One of the few issues to be laid to rest this campaign season is voter fraud. Fears, mostly on the right, that noncitizens might be voting, manifested in voter identification bills here and across the nation.
Bearing the voter-fraud torch was Secretary of State Dianna Duran, who proceeded to botch the effort from beginning to end. She announced early last year that New Mexico had a “culture of corruption,” a charge repeated in national media. (Just what we need.) Later she referred 64,000 possibly fraudulent voter records to the State Police. That number plummeted a year ago to 104 voters who were illegally registered to vote and 19 who actually voted illegally.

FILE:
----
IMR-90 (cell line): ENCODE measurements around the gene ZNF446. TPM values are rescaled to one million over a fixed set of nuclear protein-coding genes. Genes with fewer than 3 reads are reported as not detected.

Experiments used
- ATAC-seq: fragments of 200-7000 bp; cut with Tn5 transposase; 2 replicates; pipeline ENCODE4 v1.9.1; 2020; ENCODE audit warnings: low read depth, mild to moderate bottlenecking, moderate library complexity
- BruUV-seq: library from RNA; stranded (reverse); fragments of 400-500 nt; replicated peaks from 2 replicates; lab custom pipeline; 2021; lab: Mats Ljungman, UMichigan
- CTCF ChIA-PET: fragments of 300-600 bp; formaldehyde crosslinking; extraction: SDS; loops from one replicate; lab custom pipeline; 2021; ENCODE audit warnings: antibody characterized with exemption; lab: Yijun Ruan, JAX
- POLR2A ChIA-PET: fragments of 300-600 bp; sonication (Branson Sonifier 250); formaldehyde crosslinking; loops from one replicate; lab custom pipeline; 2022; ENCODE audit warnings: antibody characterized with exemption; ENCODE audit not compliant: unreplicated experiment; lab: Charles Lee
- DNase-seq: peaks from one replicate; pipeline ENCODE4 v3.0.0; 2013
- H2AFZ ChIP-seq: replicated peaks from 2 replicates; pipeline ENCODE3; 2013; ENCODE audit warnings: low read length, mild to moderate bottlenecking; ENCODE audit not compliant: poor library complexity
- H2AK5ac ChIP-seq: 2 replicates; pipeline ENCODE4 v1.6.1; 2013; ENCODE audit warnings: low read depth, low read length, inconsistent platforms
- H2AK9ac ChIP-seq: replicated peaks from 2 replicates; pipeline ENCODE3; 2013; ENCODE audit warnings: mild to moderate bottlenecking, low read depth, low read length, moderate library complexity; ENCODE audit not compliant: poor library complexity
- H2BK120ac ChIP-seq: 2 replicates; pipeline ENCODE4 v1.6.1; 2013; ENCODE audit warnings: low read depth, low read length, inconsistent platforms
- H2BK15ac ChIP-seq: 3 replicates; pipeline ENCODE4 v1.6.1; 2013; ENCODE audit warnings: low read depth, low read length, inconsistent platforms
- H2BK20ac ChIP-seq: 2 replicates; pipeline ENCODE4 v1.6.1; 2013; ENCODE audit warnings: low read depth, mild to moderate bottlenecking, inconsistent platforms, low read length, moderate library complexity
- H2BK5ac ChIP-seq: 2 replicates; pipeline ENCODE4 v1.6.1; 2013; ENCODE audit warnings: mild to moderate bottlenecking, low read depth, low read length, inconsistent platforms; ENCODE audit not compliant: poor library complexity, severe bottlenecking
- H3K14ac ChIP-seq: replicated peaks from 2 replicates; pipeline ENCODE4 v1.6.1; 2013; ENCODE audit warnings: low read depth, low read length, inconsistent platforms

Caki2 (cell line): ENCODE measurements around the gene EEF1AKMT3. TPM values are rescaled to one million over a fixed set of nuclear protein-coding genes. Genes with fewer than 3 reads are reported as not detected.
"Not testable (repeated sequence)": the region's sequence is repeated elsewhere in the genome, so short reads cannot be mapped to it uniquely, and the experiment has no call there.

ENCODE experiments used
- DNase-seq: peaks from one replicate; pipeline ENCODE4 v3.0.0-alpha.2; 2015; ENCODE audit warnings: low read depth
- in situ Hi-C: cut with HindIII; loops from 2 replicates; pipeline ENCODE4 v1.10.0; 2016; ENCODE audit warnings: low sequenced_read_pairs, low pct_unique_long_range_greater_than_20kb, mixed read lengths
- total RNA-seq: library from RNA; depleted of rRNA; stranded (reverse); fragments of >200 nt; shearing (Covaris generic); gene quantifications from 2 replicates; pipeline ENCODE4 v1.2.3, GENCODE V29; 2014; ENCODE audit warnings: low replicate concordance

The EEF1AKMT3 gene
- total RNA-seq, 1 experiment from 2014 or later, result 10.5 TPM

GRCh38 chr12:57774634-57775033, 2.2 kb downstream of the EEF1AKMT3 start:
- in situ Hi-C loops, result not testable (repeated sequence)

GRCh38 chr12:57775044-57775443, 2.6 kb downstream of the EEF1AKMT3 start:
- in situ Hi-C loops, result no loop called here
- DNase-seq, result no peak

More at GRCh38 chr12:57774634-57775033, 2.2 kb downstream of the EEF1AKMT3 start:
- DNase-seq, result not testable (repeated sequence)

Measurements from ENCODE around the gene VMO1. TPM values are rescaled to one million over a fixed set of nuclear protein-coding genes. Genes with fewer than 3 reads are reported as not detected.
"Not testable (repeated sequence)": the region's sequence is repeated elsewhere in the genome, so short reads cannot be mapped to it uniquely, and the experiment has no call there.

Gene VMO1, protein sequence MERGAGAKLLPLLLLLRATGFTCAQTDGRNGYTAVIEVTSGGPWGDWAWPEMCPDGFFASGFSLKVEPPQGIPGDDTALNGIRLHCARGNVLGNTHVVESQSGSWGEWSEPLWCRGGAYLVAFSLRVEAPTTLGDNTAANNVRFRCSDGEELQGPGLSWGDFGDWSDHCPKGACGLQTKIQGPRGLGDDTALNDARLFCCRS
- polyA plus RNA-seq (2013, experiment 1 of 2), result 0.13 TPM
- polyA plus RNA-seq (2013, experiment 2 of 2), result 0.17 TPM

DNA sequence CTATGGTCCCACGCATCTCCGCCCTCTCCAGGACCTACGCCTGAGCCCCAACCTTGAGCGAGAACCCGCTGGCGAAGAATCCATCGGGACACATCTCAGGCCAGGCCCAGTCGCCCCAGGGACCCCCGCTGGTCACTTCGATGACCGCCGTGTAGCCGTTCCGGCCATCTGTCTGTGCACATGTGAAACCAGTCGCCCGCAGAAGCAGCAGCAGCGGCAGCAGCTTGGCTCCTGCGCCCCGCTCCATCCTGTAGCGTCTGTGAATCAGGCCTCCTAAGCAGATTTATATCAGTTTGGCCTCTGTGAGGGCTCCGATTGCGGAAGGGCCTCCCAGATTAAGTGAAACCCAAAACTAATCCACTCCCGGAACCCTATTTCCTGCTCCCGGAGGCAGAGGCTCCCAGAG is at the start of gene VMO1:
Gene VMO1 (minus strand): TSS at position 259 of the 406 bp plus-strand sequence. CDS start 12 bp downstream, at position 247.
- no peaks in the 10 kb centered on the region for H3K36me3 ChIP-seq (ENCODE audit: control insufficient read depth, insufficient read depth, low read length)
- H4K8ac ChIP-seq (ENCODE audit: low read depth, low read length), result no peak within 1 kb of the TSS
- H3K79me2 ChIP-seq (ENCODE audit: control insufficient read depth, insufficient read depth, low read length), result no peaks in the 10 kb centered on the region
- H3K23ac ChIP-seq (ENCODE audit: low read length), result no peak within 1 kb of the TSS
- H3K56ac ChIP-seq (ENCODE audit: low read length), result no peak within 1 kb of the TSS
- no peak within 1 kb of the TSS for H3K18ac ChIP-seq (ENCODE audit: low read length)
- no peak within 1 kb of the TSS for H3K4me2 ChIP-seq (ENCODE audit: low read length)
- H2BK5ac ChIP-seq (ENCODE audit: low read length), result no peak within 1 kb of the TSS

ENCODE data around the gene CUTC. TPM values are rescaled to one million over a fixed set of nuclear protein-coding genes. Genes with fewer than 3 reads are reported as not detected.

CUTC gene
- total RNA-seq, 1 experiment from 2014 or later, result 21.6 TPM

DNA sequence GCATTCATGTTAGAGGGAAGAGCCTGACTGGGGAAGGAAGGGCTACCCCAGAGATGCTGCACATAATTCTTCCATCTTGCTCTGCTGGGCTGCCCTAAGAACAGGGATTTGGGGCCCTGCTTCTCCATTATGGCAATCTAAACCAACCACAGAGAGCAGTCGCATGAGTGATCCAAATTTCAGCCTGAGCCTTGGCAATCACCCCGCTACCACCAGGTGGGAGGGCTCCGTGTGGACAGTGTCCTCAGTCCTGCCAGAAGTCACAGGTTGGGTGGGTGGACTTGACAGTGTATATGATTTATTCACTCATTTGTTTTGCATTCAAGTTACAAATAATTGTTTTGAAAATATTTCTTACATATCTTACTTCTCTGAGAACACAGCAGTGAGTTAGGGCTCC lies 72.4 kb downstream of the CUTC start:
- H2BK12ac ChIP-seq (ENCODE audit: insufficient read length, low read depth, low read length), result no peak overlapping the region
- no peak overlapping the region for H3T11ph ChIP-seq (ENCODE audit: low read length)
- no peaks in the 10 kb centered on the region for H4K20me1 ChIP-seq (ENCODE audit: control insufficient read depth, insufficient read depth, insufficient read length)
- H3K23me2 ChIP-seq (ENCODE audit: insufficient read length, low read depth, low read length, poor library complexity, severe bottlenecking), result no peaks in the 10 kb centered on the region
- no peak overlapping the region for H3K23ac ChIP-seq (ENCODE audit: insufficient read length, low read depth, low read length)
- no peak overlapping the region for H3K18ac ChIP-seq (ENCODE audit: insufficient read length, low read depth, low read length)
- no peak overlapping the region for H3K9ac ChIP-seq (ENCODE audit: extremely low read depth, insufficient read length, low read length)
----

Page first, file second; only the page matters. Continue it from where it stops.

In her report, Duran stuck her jaw out and accused her critics of being partisan while insisting that her office was “simply not in that game,” and that even though 19 didn’t sound like much, any instance of vote fraud was significant. Democrats returned fire.
More telling was the response of the nonpartisan Common Cause New Mexico. The group applauded Duran’s effort to clean up the state’s voter records but charged that Duran was “deliberately undermining public trust in New Mexico elections purely to promote policies, such as voter photo ID, which are designed to prevent qualified New Mexicans from casting a ballot.”